WHO Chief Tedros Adhanom Ghebreyesus said on Wednesday there were “worrying upward trends” in early epidemics in parts of Africa and central and South America.
“Most countries are still in the early stages of their epidemics and some that were affected early in the pandemic are starting to see a resurgence in cases,” Tedros told Geneva journalists in a virtual briefing.
“Make no mistake we have a long way to go. This virus will be with us for a long time,” he said, while noting that epidemics in Western Europe appear to be stabilizing or declining.
The WHO’s top emergencies expert Dr. Mike Ryan warned against opening up global travel too quickly, saying it would require “careful risk management”.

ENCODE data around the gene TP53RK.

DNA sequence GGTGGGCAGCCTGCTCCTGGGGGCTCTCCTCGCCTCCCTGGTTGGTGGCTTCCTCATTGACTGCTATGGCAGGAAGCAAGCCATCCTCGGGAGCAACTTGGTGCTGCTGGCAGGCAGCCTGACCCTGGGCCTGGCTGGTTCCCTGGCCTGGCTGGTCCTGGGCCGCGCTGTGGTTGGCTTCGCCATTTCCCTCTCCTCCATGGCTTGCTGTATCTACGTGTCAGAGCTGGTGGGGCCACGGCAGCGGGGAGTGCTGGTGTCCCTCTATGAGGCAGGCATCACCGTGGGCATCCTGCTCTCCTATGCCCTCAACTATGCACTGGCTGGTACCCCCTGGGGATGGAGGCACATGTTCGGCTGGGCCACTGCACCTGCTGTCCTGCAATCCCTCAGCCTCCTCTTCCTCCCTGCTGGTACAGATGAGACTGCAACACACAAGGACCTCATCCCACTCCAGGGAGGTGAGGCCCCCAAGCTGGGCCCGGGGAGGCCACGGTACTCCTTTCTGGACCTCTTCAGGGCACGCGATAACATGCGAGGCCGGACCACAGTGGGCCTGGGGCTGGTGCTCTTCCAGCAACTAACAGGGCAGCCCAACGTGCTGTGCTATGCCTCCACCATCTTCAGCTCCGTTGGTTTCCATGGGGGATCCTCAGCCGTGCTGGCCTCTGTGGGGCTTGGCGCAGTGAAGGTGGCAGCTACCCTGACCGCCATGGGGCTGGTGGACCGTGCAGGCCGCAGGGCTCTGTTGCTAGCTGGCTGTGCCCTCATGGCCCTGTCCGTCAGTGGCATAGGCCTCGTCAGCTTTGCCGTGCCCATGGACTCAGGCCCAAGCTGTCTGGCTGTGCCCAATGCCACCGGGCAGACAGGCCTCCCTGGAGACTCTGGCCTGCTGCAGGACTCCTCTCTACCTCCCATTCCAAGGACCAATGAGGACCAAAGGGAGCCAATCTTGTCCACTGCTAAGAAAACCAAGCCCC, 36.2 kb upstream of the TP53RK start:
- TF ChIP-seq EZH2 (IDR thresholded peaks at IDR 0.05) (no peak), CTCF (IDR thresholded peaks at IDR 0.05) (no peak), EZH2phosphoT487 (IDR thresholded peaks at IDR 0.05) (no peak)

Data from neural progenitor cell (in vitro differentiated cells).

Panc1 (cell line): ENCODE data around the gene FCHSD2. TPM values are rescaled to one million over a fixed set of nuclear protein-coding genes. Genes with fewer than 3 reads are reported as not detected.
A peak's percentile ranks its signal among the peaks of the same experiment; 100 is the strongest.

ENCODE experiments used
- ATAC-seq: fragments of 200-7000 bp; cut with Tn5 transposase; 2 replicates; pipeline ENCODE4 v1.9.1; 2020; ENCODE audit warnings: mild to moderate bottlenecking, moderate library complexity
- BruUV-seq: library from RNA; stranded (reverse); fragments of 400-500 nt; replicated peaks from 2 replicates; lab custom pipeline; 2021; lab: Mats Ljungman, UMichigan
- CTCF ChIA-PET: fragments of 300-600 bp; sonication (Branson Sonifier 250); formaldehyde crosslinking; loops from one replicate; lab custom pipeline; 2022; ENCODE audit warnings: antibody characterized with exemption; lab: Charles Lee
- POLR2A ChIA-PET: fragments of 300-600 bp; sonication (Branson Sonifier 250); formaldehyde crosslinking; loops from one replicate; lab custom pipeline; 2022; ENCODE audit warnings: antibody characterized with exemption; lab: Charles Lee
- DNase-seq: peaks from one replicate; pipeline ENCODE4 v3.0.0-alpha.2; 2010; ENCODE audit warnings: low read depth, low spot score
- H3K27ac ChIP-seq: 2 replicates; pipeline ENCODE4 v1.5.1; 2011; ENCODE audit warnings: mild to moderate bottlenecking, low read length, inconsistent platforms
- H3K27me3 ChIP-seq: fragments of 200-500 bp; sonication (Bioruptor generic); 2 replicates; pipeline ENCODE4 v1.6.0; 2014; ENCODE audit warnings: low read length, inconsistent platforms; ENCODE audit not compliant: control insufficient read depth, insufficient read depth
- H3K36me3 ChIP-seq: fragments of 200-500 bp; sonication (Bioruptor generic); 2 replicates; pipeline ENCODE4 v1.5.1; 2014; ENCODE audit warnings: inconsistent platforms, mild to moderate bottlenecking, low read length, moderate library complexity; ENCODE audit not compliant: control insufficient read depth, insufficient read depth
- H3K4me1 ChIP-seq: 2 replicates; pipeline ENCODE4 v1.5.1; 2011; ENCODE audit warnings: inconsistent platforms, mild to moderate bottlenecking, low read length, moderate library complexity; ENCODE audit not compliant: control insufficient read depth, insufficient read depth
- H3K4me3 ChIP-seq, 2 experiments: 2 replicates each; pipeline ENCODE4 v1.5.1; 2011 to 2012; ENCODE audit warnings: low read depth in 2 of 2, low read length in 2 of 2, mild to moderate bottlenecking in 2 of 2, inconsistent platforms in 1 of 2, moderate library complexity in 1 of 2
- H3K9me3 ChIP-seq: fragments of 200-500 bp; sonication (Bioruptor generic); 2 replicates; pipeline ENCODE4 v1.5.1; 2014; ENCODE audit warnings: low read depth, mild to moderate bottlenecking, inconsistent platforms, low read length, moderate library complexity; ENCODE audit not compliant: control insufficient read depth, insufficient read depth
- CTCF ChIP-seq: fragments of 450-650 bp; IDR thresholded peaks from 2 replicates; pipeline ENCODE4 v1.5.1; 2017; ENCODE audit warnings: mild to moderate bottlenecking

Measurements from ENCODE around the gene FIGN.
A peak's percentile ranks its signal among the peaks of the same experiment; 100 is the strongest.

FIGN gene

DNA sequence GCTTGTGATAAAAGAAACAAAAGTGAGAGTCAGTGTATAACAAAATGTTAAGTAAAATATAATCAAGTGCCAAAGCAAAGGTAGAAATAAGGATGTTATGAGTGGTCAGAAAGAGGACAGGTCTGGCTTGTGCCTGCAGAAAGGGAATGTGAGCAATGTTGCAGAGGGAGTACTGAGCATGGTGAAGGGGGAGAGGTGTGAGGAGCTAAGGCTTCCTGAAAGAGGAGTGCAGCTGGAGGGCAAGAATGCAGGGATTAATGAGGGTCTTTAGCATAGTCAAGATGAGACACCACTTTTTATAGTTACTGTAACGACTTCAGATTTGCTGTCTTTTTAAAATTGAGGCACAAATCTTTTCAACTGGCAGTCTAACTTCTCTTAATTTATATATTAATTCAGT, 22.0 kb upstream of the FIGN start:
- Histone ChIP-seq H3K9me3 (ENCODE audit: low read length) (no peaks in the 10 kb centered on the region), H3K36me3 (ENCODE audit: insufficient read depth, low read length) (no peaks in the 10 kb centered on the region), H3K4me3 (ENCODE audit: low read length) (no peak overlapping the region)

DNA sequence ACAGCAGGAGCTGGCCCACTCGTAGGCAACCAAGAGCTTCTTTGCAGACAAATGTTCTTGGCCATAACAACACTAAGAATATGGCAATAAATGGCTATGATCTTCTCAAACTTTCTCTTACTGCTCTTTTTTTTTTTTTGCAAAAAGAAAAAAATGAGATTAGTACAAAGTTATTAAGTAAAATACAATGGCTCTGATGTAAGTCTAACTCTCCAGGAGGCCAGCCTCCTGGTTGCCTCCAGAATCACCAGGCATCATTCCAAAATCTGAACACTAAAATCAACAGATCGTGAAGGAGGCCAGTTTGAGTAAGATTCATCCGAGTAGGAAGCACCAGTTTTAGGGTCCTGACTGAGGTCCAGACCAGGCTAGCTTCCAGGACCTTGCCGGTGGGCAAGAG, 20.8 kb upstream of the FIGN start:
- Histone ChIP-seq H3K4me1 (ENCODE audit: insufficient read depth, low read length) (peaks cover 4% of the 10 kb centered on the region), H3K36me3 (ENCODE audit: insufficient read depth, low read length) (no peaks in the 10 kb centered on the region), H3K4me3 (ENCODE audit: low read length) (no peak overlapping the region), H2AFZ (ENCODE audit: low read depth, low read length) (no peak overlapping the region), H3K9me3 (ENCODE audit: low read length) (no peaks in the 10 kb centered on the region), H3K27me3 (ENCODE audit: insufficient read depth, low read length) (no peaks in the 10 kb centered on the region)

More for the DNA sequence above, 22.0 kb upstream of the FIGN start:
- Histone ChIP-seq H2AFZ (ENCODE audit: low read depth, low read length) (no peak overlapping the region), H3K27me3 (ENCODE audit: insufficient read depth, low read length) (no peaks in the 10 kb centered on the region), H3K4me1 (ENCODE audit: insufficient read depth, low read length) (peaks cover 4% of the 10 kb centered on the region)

He noted surges in infections in Africa such as a nearly 300 percent increase in cases in Somalia in the past week.
“We are at the beginning in Africa,” Ryan said.
The WHO officials urged countries to continue investing in preparedness, saying that only 76 percent had surveillance systems to detect cases.
“There are still many gaps in the world’s defenses and no single country has everything in place,” said Tedros.
Amid criticism that it should have acted earlier, Tedros defended the WHO‘s decision to declare an international emergency only on Jan. 30 – its highest level of alert.
“Looking back, I think we declared the emergency at the right time and when the world had enough time to respond,” said Tedros, adding that on that date there were only 82 COVID-19 cases outside of China and no deaths at the time.
Jeremy Farrar, director of the Wellcome Trust global health charity, said that the world would need to learn to live with the new COVID-19 disease.
“This is not a discrete one-off episode. My belief is that this is now an endemic human infection…We’re going to have to find ways to deal with that,” he told an online media briefing.